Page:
Within minutes another helicopter arrived at the accident site. It was evident that no one had survived the impact. The next day recovery personnel determined that recovery would present high risk to personnel. The ice in the crevasse was shifting continually, there were few identifiable pieces of the helicopter, and remains of the main fuselage area were not recognizable. Therefore, there was no recovery.
Investigators surveyed the site from the air. The mark on the serac, where the main rotor first made contact, was consistent with what would be expected by an advancing main rotor blade, in level flight, at a constant speed or accelerating. The marks made by the helicopter in the ice wall, two seracs farther along the flight path, demonstrated features of a main rotor blade bending abnormally. These marks were at a height not much lower than the first contact mark. The disabled helicopter flew over a serac between the two marks. In the crevasse below the second impact mark there were a few engine cowling pieces, the engine, which appeared to be intact, the tail-rotor, and some tail section and skid gear pieces. The main rotor assembly was attached to the mast, but it was apart from the main transmission. What appeared to be a full- length main rotor blade was stabbed into the ice. The opposing blade, except for about two feet from the grip, was missing.
A number of pilots specialize in aerial filming and recognize that pilots can get caught up in the filming and be pressured, or pressure themselves, to operate with little or no room for error. Pilots often become consumed by the work objective when they are conducting aerial work; operating the helicopter can become secondary. As an example, when a pilot is flying in a narrow valley, his or her effective awareness is about 100 degrees on either side of the nose; however, when trying to keep a nose-mounted camera focussed on an object in the valley, the pilot's effective awareness is concentrated about 45 degrees on either side of the nose. Aerial filming pilots are often asked to juggle the creative and technical aspects of filming with the creative and technical aspects of flying. They are often asked to do things that are unconventional in flying to achieve certain images. Pilots with knowledge of filming techniques can reduce risk by flying slowly. When filming from a helicopter, the effect of speed can be created by adjusting camera filming speed.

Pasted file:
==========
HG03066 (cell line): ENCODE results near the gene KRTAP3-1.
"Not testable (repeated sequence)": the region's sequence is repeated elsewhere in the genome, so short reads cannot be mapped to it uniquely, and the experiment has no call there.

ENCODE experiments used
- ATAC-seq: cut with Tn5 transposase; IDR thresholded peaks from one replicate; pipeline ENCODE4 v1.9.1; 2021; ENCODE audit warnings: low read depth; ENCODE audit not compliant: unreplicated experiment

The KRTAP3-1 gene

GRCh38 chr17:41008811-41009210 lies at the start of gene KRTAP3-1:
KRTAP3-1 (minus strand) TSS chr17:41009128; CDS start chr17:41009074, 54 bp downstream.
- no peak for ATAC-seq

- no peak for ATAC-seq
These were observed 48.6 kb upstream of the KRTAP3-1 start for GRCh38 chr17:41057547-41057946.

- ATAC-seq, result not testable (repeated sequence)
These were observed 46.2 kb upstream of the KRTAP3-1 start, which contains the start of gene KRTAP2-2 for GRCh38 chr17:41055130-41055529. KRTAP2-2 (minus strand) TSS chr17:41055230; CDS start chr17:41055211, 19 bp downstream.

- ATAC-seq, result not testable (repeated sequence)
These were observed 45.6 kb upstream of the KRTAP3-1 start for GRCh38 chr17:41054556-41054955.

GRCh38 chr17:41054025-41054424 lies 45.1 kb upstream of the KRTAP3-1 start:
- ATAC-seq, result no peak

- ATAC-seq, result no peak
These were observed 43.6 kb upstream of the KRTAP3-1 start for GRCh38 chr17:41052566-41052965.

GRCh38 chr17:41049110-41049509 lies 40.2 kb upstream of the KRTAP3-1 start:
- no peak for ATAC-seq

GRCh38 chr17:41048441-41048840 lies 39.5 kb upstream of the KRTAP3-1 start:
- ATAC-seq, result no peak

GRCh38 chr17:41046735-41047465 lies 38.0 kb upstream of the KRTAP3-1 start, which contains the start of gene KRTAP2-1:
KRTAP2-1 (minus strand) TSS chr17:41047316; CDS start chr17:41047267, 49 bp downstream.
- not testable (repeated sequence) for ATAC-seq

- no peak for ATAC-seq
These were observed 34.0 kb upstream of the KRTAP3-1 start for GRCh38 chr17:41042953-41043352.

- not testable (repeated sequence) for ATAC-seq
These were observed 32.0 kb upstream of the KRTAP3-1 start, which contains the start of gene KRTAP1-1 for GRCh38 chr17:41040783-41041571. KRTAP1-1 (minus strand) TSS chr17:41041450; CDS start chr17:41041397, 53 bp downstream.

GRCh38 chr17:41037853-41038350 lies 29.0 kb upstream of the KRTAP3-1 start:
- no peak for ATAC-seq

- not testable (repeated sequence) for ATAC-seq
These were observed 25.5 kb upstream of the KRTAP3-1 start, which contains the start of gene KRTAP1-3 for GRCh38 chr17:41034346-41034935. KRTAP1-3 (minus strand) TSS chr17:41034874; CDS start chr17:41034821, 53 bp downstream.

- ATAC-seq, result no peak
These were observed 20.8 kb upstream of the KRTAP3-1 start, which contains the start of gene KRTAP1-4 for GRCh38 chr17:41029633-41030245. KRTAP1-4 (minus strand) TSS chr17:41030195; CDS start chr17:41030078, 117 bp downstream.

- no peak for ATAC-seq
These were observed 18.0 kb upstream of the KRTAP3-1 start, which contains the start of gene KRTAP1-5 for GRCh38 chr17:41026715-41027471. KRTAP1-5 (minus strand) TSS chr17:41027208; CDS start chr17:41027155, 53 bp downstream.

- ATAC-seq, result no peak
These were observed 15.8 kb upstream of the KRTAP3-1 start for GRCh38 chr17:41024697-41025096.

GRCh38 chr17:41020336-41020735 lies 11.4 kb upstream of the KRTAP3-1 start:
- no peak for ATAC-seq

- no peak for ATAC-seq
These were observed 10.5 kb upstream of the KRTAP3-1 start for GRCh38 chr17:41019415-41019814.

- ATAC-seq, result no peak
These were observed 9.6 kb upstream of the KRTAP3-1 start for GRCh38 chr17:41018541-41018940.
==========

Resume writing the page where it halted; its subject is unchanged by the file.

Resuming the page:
By focussing on the image in front of him and flying close to the seracs at a high speed, the pilot likely was unable to identify the impeding serac, assess its proximity, and alter the helicopter's course in time to avoid it.
Based on the height and angle of the mark left on the serac by the main rotor and the height of the mark left by the helicopter when it collided with the ice wall, which were at relatively the same height, it is concluded that the helicopter was in powered flight when its main rotor first hit the serac. When the blade broke, the main rotor system would have become severely out of balance, and control would have been lost. Even with power, the pilot would not have been able to manoeuvre the helicopter to avoid the ice terrain ahead.
Findings as to Causes and Contributing Factors
- The pilot was operating the helicopter at a height and speed that left no room for error in dimensional judgement.
- The pilot lost control of the helicopter when the main rotor struck the ice and broke.
- The pilot was certificated within the standards set for aerial work operations.
- No mechanical malfunction was reported on the aircraft, nor was anything learned during the investigation that would suggest mechanical malfunction.
This report concludes the Transportation Safety Board's investigation into this occurrence. Consequently, the Board authorized the release of this report on 4 January 2001.